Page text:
Bank Club Says It Has Identified More Than $1 Million in Lost Pensions

A club of retired bankers in Connecticut said it is well on the way to recovering $1.4 million in long lost pensions for people since the NBC Connecticut Troubleshooters first reported on the issue back in May.

Most members of the club are former employees or surviving family members from Connecticut Bank and Trust (CBT), a well-known Connecticut bank purchased in the 1980s by The Bank of New England.

Janet Hever could not believe it when the CBT Alumni Club told her that her aging mother had more pension money coming. She said it was a welcomed surprise since Hever worries about the cost of taking care of her in her advanced years.

“My mom's been pretty healthy but it doesn't take much for that to change at the drop of a hat,” Hever told the NBC Connecticut Troubleshooters.

The CBT Alumni Club received a steep increase in calls since May. For 11 years, Noreen Cullen and other retired bankers have quietly found pensions for former co-workers after CBT’s parent failed in 1991. The pensions were spread out among a number of financial firms and a government agency.

The CBT Alumni Club also helped West Hartford pastor and former bank teller Delores Black find a small pension worth $37 a month for the rest of her life. Black is among several other people from different banks and companies who need help and the club was more than willing to assist.

“Not a huge amount, but still, it belonged to me,” Black said.

In many cases the CBT Alumni Club must work with the Pension Benefit Guaranty Corporation (PBGC) to get these long lost pensions. When CBT’s parent failed, the PBGC was one of the ones that ended up holding millions in its pension money. Cullen said processing claims with the federal agency can take over a year, even though some people claiming lost pensions have shared tax forms and paystubs going back decades, to make their case.

The PBGC gave NBC Connecticut a statement:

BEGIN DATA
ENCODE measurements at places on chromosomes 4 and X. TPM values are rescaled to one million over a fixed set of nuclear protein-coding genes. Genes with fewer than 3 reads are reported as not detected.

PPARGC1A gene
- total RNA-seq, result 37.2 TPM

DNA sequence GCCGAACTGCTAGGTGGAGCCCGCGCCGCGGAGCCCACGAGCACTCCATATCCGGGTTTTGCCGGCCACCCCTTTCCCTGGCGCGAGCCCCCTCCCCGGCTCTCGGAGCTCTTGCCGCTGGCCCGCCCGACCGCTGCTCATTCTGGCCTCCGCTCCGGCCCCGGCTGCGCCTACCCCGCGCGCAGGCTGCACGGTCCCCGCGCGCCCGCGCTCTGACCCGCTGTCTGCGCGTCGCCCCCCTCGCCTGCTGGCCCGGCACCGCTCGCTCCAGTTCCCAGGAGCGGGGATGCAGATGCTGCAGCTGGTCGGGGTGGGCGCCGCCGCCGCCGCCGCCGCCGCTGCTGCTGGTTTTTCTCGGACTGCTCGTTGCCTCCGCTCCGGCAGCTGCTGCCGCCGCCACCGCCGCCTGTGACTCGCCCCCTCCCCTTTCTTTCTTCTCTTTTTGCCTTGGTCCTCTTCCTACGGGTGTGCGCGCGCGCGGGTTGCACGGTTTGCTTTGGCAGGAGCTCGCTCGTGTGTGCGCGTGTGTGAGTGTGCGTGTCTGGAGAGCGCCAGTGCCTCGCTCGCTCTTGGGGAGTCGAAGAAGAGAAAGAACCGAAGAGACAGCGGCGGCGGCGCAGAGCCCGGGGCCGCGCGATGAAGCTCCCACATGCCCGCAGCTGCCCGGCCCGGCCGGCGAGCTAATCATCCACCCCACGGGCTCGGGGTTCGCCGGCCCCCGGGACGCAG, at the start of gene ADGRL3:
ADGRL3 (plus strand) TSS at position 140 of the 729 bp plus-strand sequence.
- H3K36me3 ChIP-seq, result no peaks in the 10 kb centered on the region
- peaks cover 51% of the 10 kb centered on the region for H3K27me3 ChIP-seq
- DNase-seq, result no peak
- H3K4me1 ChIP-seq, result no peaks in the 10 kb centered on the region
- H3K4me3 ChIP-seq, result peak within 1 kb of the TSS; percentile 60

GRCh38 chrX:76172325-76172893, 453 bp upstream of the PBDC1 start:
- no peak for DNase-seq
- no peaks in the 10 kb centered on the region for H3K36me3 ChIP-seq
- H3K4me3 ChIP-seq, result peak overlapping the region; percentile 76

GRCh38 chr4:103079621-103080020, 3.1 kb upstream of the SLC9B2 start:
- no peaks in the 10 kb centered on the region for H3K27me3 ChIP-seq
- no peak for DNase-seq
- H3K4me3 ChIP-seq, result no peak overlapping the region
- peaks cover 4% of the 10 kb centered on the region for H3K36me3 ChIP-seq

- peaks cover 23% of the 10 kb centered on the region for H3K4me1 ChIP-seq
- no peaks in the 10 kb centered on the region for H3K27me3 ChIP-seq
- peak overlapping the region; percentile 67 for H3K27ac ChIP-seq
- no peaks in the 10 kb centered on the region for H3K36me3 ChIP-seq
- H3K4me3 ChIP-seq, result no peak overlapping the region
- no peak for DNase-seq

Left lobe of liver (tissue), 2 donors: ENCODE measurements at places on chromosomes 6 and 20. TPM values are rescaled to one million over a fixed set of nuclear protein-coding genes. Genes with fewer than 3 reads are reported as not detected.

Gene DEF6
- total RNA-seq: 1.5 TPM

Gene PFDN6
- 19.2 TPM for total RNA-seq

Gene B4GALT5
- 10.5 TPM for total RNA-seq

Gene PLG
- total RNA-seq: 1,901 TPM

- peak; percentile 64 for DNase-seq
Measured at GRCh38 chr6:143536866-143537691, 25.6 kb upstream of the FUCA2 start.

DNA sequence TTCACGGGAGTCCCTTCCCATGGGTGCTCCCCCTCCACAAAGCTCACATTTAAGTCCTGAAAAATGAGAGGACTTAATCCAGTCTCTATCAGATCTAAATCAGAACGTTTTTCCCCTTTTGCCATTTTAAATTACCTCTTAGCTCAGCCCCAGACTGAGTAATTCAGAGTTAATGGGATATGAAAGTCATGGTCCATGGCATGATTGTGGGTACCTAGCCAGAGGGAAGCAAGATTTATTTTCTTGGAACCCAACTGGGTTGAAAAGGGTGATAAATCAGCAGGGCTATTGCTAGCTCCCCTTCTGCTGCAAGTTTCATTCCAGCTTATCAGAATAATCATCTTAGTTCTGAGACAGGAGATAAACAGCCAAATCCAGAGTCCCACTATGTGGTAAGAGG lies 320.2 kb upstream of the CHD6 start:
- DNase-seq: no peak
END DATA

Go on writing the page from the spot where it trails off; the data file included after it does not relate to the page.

“PBGC is committed to its mission of promoting retirement security for the nation’s workers and retirees. For over 20 years, PBGC's Missing Participants Program has connected over 13,000 people, missing when their pension plans terminated, to their retirement benefits. We want to connect people with their retirement money as soon as possible but at the same time, we must ensure that we’re paying the right benefits to the right people. In processing claims for benefits from individuals, we need various official documents such as birth and death certificates, marriage certificates, and other information. PBGC appreciates the efforts of the CBT Alumni Club to help former CBT employees locate benefits they’ve earned, whether those benefits are held by PBGC or by other financial institutions. We look forward to working together with them to help connect CBT participants with their retirement money.”

U.S. Senator Chris Murphy, who sits on a panel overseeing the PBGC, said, “It shouldn’t be up to workers to have to turn over every stone just to find their own hard-earned money. People deserve their retirement benefits, and they shouldn’t have to wait for a year or longer to get them, I’m joining Senator Warren to support her bipartisan Retirement Savings Lost and Found Act so that there’s a much more efficient online database where all Connecticut residents can check to see if they’re owed any money and access it more easily.”

At this time the act does not address how long the PBGC takes to process a claim.

Meanwhile, the CBT Alumni Club is working on another unique case: a Connecticut man bought $30,000 worth of CDs in the 1980s and never cashed them in. The bank changed hands so many times it's tough to verify his claim. The club estimates the CDs may now be worth more than a quarter-million dollars.

The club has set up a special number for questions about pension money (860)788-5900 or you can reach the club on its website

If you worked for CBT, its parent, or any other company that you believe might be holding some of your pension money, you can look on the PBGC website.

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